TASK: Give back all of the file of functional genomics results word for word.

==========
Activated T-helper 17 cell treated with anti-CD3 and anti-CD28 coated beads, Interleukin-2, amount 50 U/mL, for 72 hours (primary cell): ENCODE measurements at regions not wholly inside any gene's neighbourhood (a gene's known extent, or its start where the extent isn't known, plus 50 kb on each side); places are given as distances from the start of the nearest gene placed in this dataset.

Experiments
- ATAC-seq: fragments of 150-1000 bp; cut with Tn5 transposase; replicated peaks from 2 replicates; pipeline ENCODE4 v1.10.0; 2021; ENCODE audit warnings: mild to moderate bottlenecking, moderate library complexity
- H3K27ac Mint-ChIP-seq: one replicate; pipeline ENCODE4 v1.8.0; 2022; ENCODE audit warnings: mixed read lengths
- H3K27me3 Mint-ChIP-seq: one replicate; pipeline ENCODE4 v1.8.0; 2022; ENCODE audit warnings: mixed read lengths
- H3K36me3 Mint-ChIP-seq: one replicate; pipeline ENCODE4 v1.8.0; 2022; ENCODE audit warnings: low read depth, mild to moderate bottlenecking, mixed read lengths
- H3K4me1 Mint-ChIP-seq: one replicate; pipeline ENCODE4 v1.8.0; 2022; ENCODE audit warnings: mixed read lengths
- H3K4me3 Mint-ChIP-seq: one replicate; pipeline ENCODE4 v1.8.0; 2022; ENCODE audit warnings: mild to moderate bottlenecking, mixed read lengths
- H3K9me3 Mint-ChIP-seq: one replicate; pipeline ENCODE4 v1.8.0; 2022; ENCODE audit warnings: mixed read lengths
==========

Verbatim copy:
Activated T-helper 17 cell treated with anti-CD3 and anti-CD28 coated beads, Interleukin-2, amount 50 U/mL, for 72 hours (primary cell): ENCODE measurements at regions not wholly inside any gene's neighbourhood (a gene's known extent, or its start where the extent isn't known, plus 50 kb on each side); places are given as distances from the start of the nearest gene placed in this dataset.

Experiments
- ATAC-seq: fragments of 150-1000 bp; cut with Tn5 transposase; replicated peaks from 2 replicates; pipeline ENCODE4 v1.10.0; 2021; ENCODE audit warnings: mild to moderate bottlenecking, moderate library complexity
- H3K27ac Mint-ChIP-seq: one replicate; pipeline ENCODE4 v1.8.0; 2022; ENCODE audit warnings: mixed read lengths
- H3K27me3 Mint-ChIP-seq: one replicate; pipeline ENCODE4 v1.8.0; 2022; ENCODE audit warnings: mixed read lengths
- H3K36me3 Mint-ChIP-seq: one replicate; pipeline ENCODE4 v1.8.0; 2022; ENCODE audit warnings: low read depth, mild to moderate bottlenecking, mixed read lengths
- H3K4me1 Mint-ChIP-seq: one replicate; pipeline ENCODE4 v1.8.0; 2022; ENCODE audit warnings: mixed read lengths
- H3K4me3 Mint-ChIP-seq: one replicate; pipeline ENCODE4 v1.8.0; 2022; ENCODE audit warnings: mild to moderate bottlenecking, mixed read lengths
- H3K9me3 Mint-ChIP-seq: one replicate; pipeline ENCODE4 v1.8.0; 2022; ENCODE audit warnings: mixed read lengths